I adored my father and I missed him a lot. Mostly because he was in a job that demanded transfers once in two years. Hence, we (my mum and my three siblings) were stationed in Coimbatore, whereas, he was moving around making tough adjustments in life to provide us with a good comfortable life. And so, I was determined that no matter what, I would not fail his expectations from me.
However, the first day at Avinash Lingam had already decided to challenge my verve. I reached my class and, I saw myself surrounded by girls who were taller and far stout than me. Yes, they were clearly intimidating as their body language said it aloud – “What is a girl from a Municipal school doing in our school?”
And just as I thought about the way I was to get ragged, our class teacher Rajathi Maam appeared. She was the first kind soul I met in that school. She introduced me to the class and me to them. There were occasional mumbles and jumbles that were laced with giggles. That day felt like being choked! I did not understand a thing! And, I felt like a misfit! Besides, the feeling of not being accepted in a place where you have just landed as a newbie is not a good feeling. A few days passed.
Since I had joined a month late in the school, I was advised by Rajathi Maam to take down the missed notes from someone in the class. As I went about asking, I noticed that there were cliques in the class – the toppers, the sports players, the fashionistas and, the average ones. I did not fit in with any of them. As for the notes, I did not get much help as none that I asked was ready to lend. Many wouldn’t even speak. So, just as I felt that the new school is a big mistake and that, I was letting my father down, a hand with some notebooks came forward. I looked up and saw a girl smiling at me. She said, “Hey! Take my notes. You can return them once you have copied them down.”
Her name was DP Usha Rani, the second kind soul in that class. I remember her vividly and, I remember the name. My happiness knew no bounds as I thanked her profusely and, promised her that I would return the notes ASAP. That whole night, I sat and copied the notes down. I returned the notes next day as I had promised. Later I learned, she was one of the few toppers who was unaffected by cliques. And, she was my inspiration to learn. I wanted to become like her.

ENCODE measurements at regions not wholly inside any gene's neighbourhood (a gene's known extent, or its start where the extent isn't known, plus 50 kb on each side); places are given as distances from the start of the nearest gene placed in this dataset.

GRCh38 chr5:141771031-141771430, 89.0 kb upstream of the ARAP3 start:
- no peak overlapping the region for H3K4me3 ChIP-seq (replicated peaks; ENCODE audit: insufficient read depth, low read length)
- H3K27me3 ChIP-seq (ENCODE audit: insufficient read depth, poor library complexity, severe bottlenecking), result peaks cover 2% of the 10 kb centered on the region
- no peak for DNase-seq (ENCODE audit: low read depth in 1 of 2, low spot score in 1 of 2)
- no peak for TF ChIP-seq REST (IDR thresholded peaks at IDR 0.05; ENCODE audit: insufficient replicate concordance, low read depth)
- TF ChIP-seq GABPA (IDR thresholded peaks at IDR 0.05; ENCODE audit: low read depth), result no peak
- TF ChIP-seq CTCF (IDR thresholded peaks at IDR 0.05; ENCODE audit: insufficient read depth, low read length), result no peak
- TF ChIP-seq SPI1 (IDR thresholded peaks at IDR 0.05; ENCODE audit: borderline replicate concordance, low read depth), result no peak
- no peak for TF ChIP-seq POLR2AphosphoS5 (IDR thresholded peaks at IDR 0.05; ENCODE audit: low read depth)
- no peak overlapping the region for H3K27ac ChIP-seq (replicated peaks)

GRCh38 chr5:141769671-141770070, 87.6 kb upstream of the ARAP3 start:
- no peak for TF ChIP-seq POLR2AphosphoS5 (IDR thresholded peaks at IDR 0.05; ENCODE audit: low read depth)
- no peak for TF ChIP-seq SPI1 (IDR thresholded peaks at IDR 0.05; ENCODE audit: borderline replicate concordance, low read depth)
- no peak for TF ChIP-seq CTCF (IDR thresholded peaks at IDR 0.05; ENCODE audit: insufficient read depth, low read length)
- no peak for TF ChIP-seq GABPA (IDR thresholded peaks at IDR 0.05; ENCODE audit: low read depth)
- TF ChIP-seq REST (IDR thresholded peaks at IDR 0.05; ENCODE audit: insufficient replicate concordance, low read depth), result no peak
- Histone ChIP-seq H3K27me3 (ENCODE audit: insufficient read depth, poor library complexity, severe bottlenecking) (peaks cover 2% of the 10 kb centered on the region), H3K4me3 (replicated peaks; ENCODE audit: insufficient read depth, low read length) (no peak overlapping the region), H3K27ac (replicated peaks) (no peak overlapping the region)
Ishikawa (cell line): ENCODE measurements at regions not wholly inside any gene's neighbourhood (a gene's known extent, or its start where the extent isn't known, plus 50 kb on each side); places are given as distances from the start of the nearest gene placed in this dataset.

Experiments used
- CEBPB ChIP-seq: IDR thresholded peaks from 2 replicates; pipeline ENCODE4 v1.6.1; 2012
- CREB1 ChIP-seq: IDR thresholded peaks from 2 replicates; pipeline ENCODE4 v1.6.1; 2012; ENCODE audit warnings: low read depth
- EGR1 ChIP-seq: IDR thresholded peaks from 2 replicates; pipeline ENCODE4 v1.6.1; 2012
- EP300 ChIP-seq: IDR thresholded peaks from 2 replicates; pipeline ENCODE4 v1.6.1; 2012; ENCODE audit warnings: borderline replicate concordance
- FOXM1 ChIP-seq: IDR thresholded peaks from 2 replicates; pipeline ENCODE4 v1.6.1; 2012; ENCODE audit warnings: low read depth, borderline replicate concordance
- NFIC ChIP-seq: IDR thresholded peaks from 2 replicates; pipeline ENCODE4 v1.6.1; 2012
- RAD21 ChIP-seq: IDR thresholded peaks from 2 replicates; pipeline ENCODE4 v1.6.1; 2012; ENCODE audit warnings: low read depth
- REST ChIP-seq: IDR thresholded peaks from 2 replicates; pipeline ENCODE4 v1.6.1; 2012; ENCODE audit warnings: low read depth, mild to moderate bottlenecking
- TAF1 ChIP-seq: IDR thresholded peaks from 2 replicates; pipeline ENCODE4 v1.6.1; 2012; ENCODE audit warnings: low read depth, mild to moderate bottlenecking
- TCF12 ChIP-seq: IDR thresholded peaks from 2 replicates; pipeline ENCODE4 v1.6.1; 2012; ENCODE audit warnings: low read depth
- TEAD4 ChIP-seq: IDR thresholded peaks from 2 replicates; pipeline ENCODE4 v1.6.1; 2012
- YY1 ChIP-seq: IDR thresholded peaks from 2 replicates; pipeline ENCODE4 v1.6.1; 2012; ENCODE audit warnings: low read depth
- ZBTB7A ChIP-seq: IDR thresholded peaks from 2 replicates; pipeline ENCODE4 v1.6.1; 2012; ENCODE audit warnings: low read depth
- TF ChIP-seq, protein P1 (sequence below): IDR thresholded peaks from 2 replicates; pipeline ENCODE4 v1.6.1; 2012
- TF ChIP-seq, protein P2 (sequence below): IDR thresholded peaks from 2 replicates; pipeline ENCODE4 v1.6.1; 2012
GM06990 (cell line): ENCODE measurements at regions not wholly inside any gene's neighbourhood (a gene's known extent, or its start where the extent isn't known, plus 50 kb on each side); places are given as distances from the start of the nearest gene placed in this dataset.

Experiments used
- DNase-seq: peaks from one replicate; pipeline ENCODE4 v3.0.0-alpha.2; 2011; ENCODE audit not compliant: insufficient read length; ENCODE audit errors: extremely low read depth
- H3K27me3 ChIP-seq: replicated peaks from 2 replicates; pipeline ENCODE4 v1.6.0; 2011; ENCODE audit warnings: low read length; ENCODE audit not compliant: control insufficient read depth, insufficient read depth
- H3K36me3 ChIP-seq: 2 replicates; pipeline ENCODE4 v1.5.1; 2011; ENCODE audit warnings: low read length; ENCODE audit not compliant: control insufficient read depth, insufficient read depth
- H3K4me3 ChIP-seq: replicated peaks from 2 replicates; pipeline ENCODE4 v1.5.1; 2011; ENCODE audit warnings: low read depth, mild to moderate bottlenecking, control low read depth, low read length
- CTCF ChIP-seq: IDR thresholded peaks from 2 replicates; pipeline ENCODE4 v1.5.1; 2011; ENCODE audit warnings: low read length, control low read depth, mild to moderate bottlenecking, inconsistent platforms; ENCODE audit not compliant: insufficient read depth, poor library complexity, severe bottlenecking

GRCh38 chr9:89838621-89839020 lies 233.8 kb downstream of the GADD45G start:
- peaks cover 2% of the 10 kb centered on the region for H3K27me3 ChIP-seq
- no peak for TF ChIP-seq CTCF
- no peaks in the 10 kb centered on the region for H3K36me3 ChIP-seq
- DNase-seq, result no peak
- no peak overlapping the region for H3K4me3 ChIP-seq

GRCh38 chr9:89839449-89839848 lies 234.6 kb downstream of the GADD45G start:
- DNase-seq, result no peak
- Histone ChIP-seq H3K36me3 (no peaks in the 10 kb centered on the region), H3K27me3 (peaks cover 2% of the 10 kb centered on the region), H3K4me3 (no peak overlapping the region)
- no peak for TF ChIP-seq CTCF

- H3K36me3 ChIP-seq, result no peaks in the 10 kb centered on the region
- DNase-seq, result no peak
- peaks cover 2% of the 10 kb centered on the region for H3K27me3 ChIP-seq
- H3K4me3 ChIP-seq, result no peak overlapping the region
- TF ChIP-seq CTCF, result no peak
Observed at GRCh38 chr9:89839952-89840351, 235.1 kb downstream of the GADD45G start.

It took me three months of sheer hard work and determination to come within the top fifteen ranks in the first quarterly exam. And that determination sprang from the one and only fact that, someone in that class was kind enough to help me in the first week. I could not let that kindness down! When the results came, everyone including the teacher was surprised pleasantly. As for me, I was thankful to God for helping me in that hour of need through that kind soul – DP Usha Rani. Needless to say, not only did I earn respect, but a few good friends later.
Do you know why I am narrating this incident to you? When Chutki arrived for her tuition on the first day, I saw myself in her, a girl who needed help but was not getting it. She clearly felt lost just like I had, in the year 1969. And, it was like lending a ear and hand to a version of myself. And within a year, when she had become better at studies, I discovered a very intelligent girl within, who preferred to reach the depth of a concept than simply reading it for a test.
With her, I felt more connected with myself when we went through the brainstorming sessions of understanding subjects like Math and Physics. And even though she is the very opposite of you, she reminded me of your school days too! It gives a great inner peace in helping someone especially when you realize you have been through a similar phase in life.
As I look back, I realize how times have changed. Yes, in the schooling years, mum and I have had countless differences and arguments, given the fact that, I was a rebellious child. Today, we chat as siblings, shop together giggling over our idiosyncrasies, and watch every cookery show together.
And, when she narrates stories about her childhood, I feel ecstatic about chronicling them. It is like taking a peek into the 1960s and wondering how life was both easy and difficult in different ways as compared to the present. We have a lot to learn from the older generation. And the one thing that I learned and, importantly what propelled me to write this post was – “Kindness is rewarding. Always.”
Published earlier here.
Image source: shutterstock.